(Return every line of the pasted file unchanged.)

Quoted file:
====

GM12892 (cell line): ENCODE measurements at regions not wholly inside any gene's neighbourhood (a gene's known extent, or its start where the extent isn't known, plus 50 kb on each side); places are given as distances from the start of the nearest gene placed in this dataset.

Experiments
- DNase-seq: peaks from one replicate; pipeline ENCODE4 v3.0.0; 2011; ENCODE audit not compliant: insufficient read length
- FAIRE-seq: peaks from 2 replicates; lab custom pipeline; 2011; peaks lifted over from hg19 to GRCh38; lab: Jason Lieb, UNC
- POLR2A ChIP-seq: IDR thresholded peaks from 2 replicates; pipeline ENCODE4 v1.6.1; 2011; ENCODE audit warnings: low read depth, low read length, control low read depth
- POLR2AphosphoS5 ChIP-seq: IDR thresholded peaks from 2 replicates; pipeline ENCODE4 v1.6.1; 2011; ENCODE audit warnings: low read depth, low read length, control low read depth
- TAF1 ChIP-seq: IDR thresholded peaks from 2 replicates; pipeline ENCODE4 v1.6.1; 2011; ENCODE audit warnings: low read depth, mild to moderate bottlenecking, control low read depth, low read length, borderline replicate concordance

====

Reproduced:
GM12892 (cell line): ENCODE measurements at regions not wholly inside any gene's neighbourhood (a gene's known extent, or its start where the extent isn't known, plus 50 kb on each side); places are given as distances from the start of the nearest gene placed in this dataset.

Experiments
- DNase-seq: peaks from one replicate; pipeline ENCODE4 v3.0.0; 2011; ENCODE audit not compliant: insufficient read length
- FAIRE-seq: peaks from 2 replicates; lab custom pipeline; 2011; peaks lifted over from hg19 to GRCh38; lab: Jason Lieb, UNC
- POLR2A ChIP-seq: IDR thresholded peaks from 2 replicates; pipeline ENCODE4 v1.6.1; 2011; ENCODE audit warnings: low read depth, low read length, control low read depth
- POLR2AphosphoS5 ChIP-seq: IDR thresholded peaks from 2 replicates; pipeline ENCODE4 v1.6.1; 2011; ENCODE audit warnings: low read depth, low read length, control low read depth
- TAF1 ChIP-seq: IDR thresholded peaks from 2 replicates; pipeline ENCODE4 v1.6.1; 2011; ENCODE audit warnings: low read depth, mild to moderate bottlenecking, control low read depth, low read length, borderline replicate concordance